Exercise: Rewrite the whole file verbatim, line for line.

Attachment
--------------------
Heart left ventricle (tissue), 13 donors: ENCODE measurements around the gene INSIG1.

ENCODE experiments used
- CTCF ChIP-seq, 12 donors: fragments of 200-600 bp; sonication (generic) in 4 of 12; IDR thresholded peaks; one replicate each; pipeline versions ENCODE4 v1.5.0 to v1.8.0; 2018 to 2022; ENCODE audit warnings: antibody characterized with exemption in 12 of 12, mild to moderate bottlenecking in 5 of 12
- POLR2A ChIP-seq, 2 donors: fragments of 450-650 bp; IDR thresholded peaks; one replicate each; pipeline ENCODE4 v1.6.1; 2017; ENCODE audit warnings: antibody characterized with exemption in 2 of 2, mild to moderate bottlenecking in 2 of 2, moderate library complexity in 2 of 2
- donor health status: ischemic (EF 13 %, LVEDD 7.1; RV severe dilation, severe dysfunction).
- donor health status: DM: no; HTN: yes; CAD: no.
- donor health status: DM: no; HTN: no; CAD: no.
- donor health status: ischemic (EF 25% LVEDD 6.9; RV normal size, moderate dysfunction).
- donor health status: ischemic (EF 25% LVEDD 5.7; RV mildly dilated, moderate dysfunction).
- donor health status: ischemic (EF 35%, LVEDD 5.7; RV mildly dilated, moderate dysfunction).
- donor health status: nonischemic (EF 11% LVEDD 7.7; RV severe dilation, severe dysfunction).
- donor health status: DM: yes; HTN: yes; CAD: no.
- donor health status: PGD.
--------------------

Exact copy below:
Heart left ventricle (tissue), 13 donors: ENCODE measurements around the gene INSIG1.

ENCODE experiments used
- CTCF ChIP-seq, 12 donors: fragments of 200-600 bp; sonication (generic) in 4 of 12; IDR thresholded peaks; one replicate each; pipeline versions ENCODE4 v1.5.0 to v1.8.0; 2018 to 2022; ENCODE audit warnings: antibody characterized with exemption in 12 of 12, mild to moderate bottlenecking in 5 of 12
- POLR2A ChIP-seq, 2 donors: fragments of 450-650 bp; IDR thresholded peaks; one replicate each; pipeline ENCODE4 v1.6.1; 2017; ENCODE audit warnings: antibody characterized with exemption in 2 of 2, mild to moderate bottlenecking in 2 of 2, moderate library complexity in 2 of 2
- donor health status: ischemic (EF 13 %, LVEDD 7.1; RV severe dilation, severe dysfunction).
- donor health status: DM: no; HTN: yes; CAD: no.
- donor health status: DM: no; HTN: no; CAD: no.
- donor health status: ischemic (EF 25% LVEDD 6.9; RV normal size, moderate dysfunction).
- donor health status: ischemic (EF 25% LVEDD 5.7; RV mildly dilated, moderate dysfunction).
- donor health status: ischemic (EF 35%, LVEDD 5.7; RV mildly dilated, moderate dysfunction).
- donor health status: nonischemic (EF 11% LVEDD 7.7; RV severe dilation, severe dysfunction).
- donor health status: DM: yes; HTN: yes; CAD: no.
- donor health status: PGD.